PHOENIX (CN) – U.S. Sen. John McCain, the senior Republican senator from Arizona and two-time presidential candidate who spent five years as a prisoner of war in Vietnam, died Saturday. He was 81.
McCain had been in failing health for more than a year as he battled glioblastoma, an aggressive form of brain cancer. The cancer was discovered in 2017 following a procedure to remove a blood clot above his left eye.
He died at 4:28 p.m. Saturday surrounded by family, his office confirmed.
“My father’s passing comes with sorrow and grief for me, for my mother, for my brothers, and for my sisters. He was a great fire who burned bright, and we lived in his light and warmth for so very long,” McCain’s daughter Meghan McCain said in a statement. “We know that his flame lives on, in each of us. The days and years to come will not be the same without my dad – but they will be good days, filled with life and love, because of the example he lived for us.”
McCain, the son and grandson of two four-star admirals, followed his family’s military footsteps into the Naval Academy.
He graduated from the academy in 1958, where he graduated 894 of 899 in his class – a fact that he often made light of.
“My superiors didn’t hold me in very high esteem in those days,” McCain said in a speech at the academy in 2007. “To be honest, I wasn’t too thrilled to be here back then, and I was as relieved to graduate – fifth from the bottom of my class – as the Naval Academy was to see me go.”
He shipped out to Vietnam in 1967, and on Oct. 26, 1967, his plane was shot down over North Vietnam. He was captured, imprisoned and tortured for 5 ½ years, and his treatment while in captivity left him unable to lift his arms above his head.
McCain began his political career in his adopted state of Arizona in 1982, winning a seat in the U.S. House of Representatives. He was first elected to the U.S. Senate in 1986, and served 31 years as one of the most well-known Republicans in the Senate.
While he usually voted along party lines, he departed on a number of key issues often enough to earn him the nickname “maverick.”
Under President Ronald Reagan, McCain opposed the deployment of Marines to Beirut. In 2001, he voted against tax cuts under President George W. Bush and later disagreed with him over strategy in the Iraq War.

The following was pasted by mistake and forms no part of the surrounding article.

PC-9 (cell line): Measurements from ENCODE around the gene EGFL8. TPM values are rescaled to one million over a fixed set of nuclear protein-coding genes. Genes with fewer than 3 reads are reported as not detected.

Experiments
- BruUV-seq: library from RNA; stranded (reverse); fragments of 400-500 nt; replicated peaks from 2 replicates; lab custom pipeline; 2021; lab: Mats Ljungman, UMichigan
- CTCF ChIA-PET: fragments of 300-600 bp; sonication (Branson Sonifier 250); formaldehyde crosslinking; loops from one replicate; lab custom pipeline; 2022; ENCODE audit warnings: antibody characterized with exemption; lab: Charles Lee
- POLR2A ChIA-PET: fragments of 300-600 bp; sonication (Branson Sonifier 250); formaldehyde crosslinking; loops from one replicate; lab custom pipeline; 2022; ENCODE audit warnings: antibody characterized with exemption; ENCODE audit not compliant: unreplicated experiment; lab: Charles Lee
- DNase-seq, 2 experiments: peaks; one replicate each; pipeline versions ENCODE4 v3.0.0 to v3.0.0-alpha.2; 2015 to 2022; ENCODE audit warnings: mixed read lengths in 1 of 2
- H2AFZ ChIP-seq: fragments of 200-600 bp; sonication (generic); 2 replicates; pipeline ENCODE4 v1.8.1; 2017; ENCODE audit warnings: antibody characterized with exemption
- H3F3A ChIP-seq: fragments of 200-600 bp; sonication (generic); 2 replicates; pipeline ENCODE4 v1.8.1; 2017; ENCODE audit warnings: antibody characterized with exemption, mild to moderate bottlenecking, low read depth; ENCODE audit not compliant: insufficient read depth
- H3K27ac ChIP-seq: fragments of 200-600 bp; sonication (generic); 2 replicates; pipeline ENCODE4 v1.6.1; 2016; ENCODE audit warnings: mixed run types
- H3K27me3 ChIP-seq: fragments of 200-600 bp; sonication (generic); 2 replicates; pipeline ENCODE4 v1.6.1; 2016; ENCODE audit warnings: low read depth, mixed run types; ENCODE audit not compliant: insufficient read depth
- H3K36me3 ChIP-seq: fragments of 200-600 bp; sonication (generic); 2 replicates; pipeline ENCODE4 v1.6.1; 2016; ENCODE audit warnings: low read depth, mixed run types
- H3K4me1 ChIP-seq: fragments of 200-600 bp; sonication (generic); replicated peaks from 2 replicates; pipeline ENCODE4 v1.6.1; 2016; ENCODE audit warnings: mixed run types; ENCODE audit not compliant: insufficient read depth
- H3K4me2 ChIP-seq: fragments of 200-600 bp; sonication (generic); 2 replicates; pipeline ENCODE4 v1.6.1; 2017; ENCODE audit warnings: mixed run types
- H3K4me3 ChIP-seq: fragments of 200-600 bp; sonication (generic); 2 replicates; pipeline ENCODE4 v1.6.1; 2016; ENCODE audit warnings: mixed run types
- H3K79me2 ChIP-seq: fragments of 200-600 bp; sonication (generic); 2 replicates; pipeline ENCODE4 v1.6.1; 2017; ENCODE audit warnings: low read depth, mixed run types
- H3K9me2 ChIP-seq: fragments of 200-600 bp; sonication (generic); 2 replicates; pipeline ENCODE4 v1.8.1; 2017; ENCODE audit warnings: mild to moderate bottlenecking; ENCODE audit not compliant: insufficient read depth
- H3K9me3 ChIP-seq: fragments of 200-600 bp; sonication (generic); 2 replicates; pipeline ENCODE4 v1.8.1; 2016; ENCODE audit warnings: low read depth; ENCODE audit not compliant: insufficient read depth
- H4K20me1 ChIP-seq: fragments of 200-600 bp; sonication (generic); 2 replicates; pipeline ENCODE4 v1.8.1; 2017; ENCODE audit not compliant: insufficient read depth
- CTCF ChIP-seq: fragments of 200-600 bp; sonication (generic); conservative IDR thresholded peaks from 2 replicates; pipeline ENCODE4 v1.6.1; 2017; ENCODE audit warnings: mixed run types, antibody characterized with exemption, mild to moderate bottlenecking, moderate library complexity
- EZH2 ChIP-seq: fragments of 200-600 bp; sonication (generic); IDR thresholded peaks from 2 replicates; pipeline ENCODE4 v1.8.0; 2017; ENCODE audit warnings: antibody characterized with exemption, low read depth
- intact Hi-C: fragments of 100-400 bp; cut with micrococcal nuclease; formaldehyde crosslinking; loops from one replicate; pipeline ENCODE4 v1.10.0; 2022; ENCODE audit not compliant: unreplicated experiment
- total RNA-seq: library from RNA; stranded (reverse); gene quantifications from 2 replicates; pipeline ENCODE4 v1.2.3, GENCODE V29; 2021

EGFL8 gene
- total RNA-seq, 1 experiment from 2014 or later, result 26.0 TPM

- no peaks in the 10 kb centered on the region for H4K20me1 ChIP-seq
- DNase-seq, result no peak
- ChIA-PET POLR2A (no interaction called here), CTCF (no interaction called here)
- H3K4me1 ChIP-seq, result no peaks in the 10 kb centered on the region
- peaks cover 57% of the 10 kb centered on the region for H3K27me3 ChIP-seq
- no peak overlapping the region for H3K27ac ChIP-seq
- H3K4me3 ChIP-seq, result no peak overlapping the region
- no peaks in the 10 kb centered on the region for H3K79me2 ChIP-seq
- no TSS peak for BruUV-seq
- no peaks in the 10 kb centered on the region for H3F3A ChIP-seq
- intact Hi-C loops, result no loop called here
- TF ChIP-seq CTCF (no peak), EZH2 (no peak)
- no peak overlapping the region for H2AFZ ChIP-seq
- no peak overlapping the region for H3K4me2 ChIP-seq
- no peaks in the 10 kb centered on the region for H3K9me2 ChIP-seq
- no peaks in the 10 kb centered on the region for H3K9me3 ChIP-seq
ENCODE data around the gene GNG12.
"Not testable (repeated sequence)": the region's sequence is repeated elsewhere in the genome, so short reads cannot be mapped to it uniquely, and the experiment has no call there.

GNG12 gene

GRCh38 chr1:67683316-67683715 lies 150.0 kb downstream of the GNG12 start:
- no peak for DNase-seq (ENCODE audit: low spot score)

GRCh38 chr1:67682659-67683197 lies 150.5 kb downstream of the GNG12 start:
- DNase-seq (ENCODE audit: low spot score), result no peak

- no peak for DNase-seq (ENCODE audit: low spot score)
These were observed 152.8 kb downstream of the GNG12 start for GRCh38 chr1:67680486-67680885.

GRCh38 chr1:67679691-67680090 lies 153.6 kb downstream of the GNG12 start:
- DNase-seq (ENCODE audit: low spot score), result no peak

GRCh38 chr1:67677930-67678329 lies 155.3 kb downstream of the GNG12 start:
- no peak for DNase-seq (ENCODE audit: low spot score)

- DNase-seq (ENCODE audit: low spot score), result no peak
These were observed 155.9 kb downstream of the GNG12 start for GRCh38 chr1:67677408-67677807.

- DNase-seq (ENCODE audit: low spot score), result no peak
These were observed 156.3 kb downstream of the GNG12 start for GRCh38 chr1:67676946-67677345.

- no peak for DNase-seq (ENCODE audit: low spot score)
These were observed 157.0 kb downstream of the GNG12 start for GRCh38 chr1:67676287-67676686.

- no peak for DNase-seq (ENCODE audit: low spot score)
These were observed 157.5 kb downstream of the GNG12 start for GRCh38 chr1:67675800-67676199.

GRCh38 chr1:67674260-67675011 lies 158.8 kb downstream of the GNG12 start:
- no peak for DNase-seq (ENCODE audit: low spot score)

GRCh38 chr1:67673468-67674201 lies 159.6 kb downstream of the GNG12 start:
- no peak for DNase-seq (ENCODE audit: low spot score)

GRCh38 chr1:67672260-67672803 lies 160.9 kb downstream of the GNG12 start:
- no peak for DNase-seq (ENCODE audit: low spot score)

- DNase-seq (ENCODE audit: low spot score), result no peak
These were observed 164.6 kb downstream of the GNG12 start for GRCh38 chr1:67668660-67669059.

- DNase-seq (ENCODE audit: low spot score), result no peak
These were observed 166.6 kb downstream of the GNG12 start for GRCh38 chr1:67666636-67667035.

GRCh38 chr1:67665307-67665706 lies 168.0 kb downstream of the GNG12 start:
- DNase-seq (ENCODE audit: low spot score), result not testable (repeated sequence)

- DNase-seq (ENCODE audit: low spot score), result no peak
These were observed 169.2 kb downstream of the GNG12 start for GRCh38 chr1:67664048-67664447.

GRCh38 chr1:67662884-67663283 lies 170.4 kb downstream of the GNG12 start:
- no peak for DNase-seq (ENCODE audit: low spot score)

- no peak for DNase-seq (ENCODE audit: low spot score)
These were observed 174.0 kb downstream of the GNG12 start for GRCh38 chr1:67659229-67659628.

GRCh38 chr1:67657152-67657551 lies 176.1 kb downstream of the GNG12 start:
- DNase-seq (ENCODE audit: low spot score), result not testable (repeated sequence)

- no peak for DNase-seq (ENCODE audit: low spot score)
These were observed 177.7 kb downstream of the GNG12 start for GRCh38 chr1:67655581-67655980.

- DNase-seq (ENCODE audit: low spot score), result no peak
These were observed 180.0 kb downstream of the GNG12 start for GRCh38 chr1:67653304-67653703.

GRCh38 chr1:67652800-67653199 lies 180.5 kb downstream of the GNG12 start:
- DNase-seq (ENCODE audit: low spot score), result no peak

He worked hand-in-hand with Sen. Ten Kennedy, a liberal stalwart, on immigration and health care measures.
Kennedy died exactly nine years before McCain on Aug. 25 2009, after a battle with the same brain cancer that afflicted McCain.
McCain first ran for president in 2000 against the heavily favored Texas governor George W. Bush, and his surprisingly good performance then set up his second run which garnered him the Republican nomination in 2008.
An economic recession – and the lackluster performance by his running mate, Alaska Gov. Sarah Palin – ended in his loss to a rising star in the Democratic Party, then-Sen. Barack Obama.
Despite the loss, McCain maintained a cordial relationship with Obama and a strong friendship with Obama’s vice president Joe Biden.
“Few of us have been tested the way John once was, or required to show the kind of courage that he did. But all of us can aspire to the courage to put the greater good above our own. At John’s best, he showed us what that means,” Obama said in a statement.
Of McCain, Biden said: “John was many things – a proud graduate of the Naval Academy, a Senate colleague, a political opponent. But, to me, more than anything, John was a friend. America will miss John McCain. The world will miss John McCain. And I will miss him dearly.”
McCain had not been to the Capitol since July 2017, when he placed a key vote against a partial repeal of the Affordable Care Act. After the vote he remained in Arizona, often traveling between his family’s Hidden Valley Ranch in Cornville and doctor appointments in Phoenix.
Despite his distance from Washington, McCain remained a vocal participant in the political process as he regularly blasted the actions of President Donald Trump, who he feared was moving the Republican Party from a position of free trade to one clouded by nativism.
In his last book “The Restless Wave,” McCain took Trump to task for his tolerance of Russian President Vladimir Putin, a man who once said McCain was driven mad by being “kept in a pit” in Vietnam.
“He seems uninterested in the moral character of world leaders and their regimes,” McCain wrote. “The appearance of toughness or a reality show facsimile of toughness seems to matter more than any of our values. Flattery secures his friendship, criticism him enmity.”
Trump tweeted his condolences to the McCain family shortly after news broke of his death.
“My deepest sympathies and respect go out to the family of Sen. John McCain,” Trump wrote. “Our hearts and prayers are with you!”
McCain leaves behind his wife Cindy and seven children.
In “The Restless Wave,” McCain wrote that he found solace from his impending death in the words of Ernest Hemingway’s “For Whom the Bell Tolls.”
In the novel, protagonist Robert Jordan lies wounded on a battlefield, knowing that the battle will end in his death.
“The world is a fine place and worth the fighting for and I hate very much to leave it,” Jordan says in the novel.
“And I do too,” McCain wrote of the passage. “I hate to leave it. But I don’t have a complaint. Not one. It’s been quite a ride.
“I made a small place for myself in the story of America and the history of my times.”